2022 is expected to see the return of international travel for most Australians – certainly those who've been vaccinated – and Qantas will share its own roadmap next week, when the airline presents its report for the 2021 financial year.
It's a year which has had its share of highs and lows: the former in boom times for domestic travel as lockdowns ended and travel restrictions eased, the later during those lockdowns and persistent state border closures, with Covid's Delta variant taking hold in recent months.
However, across those past 12 months, Qantas' international network has been neutered – along with the annual flow of around $8 billion dollars in revenue which those overseas flights account for – and the airline could once again be tipped into a multi-billion dollar loss.
But with the promise of better times ahead, Qantas is gearing up for those flights to resume across 2022, as Australia's national vaccination rate soars past the 80% mark – a milestone set to be reached by December 2021 – although that restart is likely to take a piecemeal approach based on counties and regions, rather than the entire pre-Covid timetable springing back into place.
Putting the pieces in place
"What we'll do next week is talk about what our expectation are on our best estimates of how international (travel) could open up," Qantas Group CEO Alan Joyce confirmed during a media briefing this week, following the airline's decision to require mandatory Covid vaccination for all employees as well as most international passengers.
"We are technically getting ready with the IATA Travel Pass, so that can be part of the thinking process and part of the checkin process to ensure we are compliant with countries that have that as a requirement, and also our own requirements for people to travel."
"That will be ready by the end of the year, we're working with the government on getting that ready, and I'll talk in more detail about what we think those likely dates are next week."
The airline has twice been forced to delay its return to international skies, setting and then scrapping dates of July 1 2021 and then October 31 2021, each time tracking the moving target of the Government's own forecasts to align "with the expected timeframe for Australia's Covid-19 vaccine rollout to be effectively complete."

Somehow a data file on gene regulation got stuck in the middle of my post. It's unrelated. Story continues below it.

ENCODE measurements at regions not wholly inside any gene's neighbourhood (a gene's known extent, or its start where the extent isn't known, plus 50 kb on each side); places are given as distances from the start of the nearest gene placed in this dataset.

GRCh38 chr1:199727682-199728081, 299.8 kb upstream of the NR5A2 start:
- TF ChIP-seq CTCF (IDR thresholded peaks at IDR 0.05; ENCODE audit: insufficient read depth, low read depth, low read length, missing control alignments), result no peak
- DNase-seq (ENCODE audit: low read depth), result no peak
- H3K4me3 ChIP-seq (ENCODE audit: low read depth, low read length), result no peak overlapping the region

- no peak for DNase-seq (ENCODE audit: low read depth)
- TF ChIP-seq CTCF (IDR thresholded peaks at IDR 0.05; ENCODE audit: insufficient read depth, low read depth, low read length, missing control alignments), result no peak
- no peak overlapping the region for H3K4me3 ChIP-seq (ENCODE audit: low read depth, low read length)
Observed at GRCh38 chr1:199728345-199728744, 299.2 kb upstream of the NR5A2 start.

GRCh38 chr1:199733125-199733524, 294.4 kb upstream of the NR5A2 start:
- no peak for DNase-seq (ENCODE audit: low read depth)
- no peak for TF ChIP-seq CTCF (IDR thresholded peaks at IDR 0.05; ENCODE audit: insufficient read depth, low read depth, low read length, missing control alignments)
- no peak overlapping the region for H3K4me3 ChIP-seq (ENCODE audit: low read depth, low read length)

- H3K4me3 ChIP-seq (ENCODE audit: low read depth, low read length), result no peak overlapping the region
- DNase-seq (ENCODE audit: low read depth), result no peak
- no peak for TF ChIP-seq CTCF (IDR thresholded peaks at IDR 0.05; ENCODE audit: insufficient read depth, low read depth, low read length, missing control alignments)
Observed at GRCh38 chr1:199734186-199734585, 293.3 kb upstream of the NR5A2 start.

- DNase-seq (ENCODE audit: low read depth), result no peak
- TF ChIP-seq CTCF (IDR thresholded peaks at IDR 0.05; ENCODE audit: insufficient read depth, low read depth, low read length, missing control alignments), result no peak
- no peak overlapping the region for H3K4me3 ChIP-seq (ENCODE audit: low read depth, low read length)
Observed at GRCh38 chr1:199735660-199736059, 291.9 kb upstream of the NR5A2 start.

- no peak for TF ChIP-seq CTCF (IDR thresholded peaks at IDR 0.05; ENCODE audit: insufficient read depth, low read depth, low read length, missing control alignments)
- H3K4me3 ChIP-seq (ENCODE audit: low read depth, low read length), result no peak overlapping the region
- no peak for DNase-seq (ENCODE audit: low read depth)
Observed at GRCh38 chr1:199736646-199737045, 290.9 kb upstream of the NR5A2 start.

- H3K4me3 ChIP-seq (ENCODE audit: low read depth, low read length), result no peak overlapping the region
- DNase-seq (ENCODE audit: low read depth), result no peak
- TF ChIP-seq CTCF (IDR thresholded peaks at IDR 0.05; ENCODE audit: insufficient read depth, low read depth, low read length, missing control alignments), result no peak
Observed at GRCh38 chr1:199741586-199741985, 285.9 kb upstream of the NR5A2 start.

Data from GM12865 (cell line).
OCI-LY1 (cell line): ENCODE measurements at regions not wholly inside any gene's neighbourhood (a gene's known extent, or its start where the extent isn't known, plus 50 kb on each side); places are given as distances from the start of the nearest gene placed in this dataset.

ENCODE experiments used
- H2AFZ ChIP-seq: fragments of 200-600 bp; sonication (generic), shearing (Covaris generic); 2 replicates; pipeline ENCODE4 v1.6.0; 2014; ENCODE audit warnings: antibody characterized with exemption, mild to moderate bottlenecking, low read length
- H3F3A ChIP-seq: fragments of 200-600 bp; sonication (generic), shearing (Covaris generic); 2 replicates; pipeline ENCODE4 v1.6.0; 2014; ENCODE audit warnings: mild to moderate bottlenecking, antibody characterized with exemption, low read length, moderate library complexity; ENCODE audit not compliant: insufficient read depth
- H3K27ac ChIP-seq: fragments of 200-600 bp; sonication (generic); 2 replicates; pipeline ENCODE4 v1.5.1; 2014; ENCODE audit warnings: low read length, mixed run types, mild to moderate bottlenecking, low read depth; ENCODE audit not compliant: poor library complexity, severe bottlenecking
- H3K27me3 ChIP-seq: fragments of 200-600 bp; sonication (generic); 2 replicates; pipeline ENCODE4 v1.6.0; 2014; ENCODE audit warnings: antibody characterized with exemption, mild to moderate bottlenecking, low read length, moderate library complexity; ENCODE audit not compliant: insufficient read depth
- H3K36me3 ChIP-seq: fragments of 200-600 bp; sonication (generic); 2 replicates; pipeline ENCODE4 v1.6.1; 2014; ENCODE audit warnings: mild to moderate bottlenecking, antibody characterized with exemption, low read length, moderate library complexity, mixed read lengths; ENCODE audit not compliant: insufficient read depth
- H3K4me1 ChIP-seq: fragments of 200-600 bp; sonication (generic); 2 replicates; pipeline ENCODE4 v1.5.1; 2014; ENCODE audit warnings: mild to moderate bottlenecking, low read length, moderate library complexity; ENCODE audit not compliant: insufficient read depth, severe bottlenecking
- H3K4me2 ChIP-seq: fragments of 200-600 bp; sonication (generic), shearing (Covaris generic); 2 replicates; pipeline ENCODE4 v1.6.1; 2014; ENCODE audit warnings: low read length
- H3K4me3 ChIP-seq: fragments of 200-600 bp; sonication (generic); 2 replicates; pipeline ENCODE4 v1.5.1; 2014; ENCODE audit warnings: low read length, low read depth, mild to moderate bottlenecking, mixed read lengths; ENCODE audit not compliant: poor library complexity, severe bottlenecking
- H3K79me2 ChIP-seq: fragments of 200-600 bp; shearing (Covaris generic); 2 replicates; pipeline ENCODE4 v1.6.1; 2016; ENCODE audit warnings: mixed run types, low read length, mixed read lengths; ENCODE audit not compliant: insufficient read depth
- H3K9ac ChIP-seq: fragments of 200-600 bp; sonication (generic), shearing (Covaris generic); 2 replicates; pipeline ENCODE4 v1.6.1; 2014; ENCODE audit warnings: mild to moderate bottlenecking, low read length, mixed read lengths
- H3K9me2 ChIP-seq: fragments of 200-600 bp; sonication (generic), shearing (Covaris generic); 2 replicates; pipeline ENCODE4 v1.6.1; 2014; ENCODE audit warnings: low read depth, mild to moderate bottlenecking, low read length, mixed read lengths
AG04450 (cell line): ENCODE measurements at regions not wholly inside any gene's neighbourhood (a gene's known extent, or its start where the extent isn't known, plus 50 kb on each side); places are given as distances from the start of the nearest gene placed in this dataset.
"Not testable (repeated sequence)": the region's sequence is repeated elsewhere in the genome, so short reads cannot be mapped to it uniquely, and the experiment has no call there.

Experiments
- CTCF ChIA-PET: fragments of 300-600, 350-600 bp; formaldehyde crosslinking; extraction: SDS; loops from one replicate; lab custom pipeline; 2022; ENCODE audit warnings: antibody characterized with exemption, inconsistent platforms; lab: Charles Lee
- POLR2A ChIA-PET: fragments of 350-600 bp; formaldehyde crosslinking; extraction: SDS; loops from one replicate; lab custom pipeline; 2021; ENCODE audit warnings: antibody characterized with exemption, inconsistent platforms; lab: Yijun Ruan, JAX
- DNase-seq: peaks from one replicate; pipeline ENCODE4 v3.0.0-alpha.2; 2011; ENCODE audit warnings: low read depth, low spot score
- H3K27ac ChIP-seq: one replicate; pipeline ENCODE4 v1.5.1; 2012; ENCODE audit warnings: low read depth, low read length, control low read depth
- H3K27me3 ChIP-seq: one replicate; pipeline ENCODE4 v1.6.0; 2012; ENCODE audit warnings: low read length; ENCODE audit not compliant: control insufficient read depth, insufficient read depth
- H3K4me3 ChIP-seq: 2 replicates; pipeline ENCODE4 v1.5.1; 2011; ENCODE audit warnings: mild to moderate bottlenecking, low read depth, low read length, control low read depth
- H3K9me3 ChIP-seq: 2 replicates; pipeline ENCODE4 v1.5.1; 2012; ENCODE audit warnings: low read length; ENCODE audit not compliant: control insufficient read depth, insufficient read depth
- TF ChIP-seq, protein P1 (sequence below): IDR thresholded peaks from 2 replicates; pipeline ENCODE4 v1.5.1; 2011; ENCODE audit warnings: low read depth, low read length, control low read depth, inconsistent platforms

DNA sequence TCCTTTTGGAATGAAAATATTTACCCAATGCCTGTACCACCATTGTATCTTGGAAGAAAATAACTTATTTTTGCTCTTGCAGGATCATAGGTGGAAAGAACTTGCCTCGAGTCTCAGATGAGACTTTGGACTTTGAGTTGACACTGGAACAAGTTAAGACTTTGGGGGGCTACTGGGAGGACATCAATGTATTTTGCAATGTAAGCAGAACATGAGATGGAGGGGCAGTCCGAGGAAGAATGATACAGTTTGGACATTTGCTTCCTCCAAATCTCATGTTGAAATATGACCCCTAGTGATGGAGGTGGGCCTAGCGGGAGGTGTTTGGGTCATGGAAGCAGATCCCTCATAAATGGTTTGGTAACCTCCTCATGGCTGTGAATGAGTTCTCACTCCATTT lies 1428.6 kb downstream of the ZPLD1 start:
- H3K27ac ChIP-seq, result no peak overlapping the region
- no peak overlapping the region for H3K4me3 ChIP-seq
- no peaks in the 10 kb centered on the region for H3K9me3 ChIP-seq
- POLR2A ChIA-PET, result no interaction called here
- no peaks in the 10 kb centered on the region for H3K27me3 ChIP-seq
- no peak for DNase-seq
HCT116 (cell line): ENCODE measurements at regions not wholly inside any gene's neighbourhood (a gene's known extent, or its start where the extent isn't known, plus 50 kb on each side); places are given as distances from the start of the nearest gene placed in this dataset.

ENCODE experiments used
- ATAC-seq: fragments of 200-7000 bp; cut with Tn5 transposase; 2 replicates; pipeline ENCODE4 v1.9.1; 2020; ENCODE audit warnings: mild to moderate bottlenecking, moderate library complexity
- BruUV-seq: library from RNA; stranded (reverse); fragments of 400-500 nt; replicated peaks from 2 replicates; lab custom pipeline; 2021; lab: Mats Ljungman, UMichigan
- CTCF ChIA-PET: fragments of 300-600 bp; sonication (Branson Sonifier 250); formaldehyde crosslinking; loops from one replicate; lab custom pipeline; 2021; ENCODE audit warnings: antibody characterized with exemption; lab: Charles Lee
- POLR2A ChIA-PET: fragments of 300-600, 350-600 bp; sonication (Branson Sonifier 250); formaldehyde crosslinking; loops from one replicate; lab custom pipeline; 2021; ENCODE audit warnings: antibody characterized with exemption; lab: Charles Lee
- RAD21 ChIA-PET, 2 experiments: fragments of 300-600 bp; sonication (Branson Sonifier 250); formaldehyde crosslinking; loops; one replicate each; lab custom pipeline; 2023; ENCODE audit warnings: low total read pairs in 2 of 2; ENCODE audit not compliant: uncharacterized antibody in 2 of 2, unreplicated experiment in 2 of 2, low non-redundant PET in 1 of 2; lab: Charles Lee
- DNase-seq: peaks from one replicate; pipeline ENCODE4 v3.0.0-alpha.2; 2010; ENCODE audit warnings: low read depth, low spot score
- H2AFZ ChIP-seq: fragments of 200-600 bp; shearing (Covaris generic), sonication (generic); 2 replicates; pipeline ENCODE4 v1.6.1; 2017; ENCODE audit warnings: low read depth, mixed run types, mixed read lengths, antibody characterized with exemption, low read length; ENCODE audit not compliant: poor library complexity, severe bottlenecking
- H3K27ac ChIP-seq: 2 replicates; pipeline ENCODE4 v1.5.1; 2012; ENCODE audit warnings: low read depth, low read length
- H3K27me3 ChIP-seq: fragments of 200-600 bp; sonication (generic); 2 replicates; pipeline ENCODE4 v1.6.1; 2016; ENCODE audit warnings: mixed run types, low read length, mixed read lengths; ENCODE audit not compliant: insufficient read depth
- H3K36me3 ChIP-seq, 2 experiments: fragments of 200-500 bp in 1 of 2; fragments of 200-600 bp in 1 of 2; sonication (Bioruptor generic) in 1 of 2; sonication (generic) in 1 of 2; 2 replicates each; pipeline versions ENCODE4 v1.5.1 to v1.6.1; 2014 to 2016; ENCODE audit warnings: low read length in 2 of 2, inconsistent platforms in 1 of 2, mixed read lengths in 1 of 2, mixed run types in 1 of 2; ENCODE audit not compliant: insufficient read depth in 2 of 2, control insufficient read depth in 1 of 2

Qantas the reset its sights on a tentative December 2021 restart for flights to most international destinations, although in August, Joyce told Executive Traveller this too would be revisited as the national vaccination rollout progresses and "as we get more certainty" over when Australia would hit the 80% milestone which would trigger the government's Phase C and allow international travel.
"It's clear when we get to 80% of the eligible adult population being vaccinated that some international (travel) will start," Joyce said, "and that is a possibility still, depending on how successful the rollout is... some forecasts say that could be achieved by the end of the year."
"So our original date, by December, still could be feasible and we're still keeping that capability there just in case... we can't say today because we don’t know when that 80% will be achieved, so we're keeping that date today."
Upbeat on Asia-Pacific bubbles
Speaking at a Tourism Australia webinar last week, Federal Tourism Minister Dan Tehan was upbeat on "that strong ray of sunshine that we can begin to see once we hit that 80% (vaccination) rate by Christmas, and once we do, we will be able to turn the corner."
Tehan said that discussions are continuing with Singapore and Australia's Pacific Island neighbours on establishing quarantine-free travel bubbles, and cited the New Zealand bubble as successful proof-of-concept.
"Obviously, New Zealand is the one we've put in place, and it was working successfully, even if only for a brief period of time. I think (the) Pacific Islands (and) Singapore are very keen for us to do a bubble, and work's being done in that regard.
"Japan and South Korea are very keen as well to see a bubble be put in place," he added.
"The UK obviously have got a 'traffic light' system in place which is working well for them, and so I think we'll be able to look to see what we can do with them. The US, they're very keen also to engage with us."
However, unlike the trans-Tasman bubble which required only a little extra paperwork by Aussies and Kiwis darting across the ditch, the bubbles of 2022 are expected to be restricted to fully-vaccinated travellers, who in most cases will also need to undergo a pre-departure and/or on-arrival Covid-19 test.